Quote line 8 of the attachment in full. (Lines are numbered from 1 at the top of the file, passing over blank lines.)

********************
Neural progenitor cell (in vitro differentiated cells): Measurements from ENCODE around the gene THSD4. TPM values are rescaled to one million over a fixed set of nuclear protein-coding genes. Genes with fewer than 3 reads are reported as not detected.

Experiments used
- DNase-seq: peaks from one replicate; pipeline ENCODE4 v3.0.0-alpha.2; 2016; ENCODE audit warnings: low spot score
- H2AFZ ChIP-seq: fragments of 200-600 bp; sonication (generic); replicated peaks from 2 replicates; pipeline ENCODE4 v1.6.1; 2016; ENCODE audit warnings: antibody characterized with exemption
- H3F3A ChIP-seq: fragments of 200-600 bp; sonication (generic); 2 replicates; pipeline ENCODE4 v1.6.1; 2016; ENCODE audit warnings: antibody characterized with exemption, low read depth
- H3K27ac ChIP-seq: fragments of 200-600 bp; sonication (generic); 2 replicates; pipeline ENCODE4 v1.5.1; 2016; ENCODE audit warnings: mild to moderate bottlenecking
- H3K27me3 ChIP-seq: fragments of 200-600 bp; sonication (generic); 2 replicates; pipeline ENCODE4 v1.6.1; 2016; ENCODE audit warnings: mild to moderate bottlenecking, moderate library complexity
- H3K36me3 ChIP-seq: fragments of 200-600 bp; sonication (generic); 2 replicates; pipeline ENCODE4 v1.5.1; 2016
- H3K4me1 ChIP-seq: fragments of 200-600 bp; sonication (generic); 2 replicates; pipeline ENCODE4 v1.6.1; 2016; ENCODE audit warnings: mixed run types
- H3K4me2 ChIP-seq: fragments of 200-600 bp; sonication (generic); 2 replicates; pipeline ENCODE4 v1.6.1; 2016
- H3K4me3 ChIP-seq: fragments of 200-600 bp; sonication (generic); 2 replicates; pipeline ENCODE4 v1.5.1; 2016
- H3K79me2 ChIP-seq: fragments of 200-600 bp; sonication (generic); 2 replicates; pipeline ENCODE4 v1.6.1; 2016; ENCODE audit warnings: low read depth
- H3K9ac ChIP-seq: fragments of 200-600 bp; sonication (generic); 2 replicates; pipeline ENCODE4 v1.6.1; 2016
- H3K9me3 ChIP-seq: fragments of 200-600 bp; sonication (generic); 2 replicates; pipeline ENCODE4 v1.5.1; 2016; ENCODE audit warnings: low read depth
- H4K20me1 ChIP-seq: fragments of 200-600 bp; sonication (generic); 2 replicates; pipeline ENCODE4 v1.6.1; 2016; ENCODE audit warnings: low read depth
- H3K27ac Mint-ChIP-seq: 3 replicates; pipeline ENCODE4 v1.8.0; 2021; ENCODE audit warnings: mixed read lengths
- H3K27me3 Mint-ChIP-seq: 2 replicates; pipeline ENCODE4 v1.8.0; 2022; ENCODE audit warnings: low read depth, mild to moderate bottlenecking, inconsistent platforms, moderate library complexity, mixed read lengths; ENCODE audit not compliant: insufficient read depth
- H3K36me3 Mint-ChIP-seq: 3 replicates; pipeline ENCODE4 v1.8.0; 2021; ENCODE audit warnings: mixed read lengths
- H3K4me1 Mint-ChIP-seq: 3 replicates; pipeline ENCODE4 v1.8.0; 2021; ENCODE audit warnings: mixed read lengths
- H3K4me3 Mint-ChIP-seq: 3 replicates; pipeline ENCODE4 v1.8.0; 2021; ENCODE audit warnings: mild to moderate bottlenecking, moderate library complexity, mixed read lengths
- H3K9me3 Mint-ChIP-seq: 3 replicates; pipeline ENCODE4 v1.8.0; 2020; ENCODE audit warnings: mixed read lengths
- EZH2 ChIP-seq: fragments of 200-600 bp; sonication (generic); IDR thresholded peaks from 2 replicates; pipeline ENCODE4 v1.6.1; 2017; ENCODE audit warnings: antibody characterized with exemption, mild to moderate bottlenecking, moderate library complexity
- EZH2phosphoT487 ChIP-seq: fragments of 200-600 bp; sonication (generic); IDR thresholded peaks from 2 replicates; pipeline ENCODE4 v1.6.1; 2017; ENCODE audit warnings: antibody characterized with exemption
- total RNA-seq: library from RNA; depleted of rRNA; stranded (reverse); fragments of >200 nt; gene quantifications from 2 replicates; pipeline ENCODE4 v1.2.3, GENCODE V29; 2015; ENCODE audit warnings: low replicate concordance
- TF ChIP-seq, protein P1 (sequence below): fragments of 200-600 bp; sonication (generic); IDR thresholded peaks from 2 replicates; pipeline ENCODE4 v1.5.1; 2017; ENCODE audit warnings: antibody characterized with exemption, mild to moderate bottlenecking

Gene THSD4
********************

- H3K36me3 ChIP-seq: fragments of 200-600 bp; sonication (generic); 2 replicates; pipeline ENCODE4 v1.5.1; 2016